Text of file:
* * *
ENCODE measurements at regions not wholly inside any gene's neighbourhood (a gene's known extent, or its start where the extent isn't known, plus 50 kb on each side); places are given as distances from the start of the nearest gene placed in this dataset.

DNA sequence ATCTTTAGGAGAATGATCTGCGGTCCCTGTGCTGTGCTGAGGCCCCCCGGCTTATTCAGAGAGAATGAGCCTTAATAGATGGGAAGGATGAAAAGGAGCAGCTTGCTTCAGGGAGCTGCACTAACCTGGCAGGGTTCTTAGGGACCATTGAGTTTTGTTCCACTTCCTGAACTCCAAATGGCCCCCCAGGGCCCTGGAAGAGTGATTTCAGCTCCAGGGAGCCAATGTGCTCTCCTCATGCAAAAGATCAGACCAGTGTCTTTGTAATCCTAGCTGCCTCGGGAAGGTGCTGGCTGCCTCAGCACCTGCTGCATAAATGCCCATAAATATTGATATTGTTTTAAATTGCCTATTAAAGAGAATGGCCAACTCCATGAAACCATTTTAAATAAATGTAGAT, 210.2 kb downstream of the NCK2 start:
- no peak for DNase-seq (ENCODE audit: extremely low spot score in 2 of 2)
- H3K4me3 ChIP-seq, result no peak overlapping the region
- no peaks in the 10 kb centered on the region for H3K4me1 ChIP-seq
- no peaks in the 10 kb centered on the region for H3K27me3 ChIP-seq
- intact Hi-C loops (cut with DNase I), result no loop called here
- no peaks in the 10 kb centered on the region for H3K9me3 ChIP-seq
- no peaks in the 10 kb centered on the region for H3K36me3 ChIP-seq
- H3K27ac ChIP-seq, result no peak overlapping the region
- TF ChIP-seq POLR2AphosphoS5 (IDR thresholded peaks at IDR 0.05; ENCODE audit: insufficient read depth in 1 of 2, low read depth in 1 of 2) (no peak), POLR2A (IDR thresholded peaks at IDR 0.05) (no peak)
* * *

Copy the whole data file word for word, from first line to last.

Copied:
ENCODE measurements at regions not wholly inside any gene's neighbourhood (a gene's known extent, or its start where the extent isn't known, plus 50 kb on each side); places are given as distances from the start of the nearest gene placed in this dataset.

DNA sequence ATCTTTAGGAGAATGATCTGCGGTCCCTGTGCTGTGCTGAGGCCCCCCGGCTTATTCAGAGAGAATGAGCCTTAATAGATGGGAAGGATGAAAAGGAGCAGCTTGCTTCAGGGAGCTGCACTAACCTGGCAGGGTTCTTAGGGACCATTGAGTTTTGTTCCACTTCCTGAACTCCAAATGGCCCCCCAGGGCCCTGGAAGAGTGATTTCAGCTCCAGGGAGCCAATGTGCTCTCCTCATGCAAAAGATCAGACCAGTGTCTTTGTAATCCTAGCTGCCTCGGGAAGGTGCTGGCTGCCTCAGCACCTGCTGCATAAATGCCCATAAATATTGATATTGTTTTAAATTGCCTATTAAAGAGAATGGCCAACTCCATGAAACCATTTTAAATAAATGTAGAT, 210.2 kb downstream of the NCK2 start:
- no peak for DNase-seq (ENCODE audit: extremely low spot score in 2 of 2)
- H3K4me3 ChIP-seq, result no peak overlapping the region
- no peaks in the 10 kb centered on the region for H3K4me1 ChIP-seq
- no peaks in the 10 kb centered on the region for H3K27me3 ChIP-seq
- intact Hi-C loops (cut with DNase I), result no loop called here
- no peaks in the 10 kb centered on the region for H3K9me3 ChIP-seq
- no peaks in the 10 kb centered on the region for H3K36me3 ChIP-seq
- H3K27ac ChIP-seq, result no peak overlapping the region
- TF ChIP-seq POLR2AphosphoS5 (IDR thresholded peaks at IDR 0.05; ENCODE audit: insufficient read depth in 1 of 2, low read depth in 1 of 2) (no peak), POLR2A (IDR thresholded peaks at IDR 0.05) (no peak)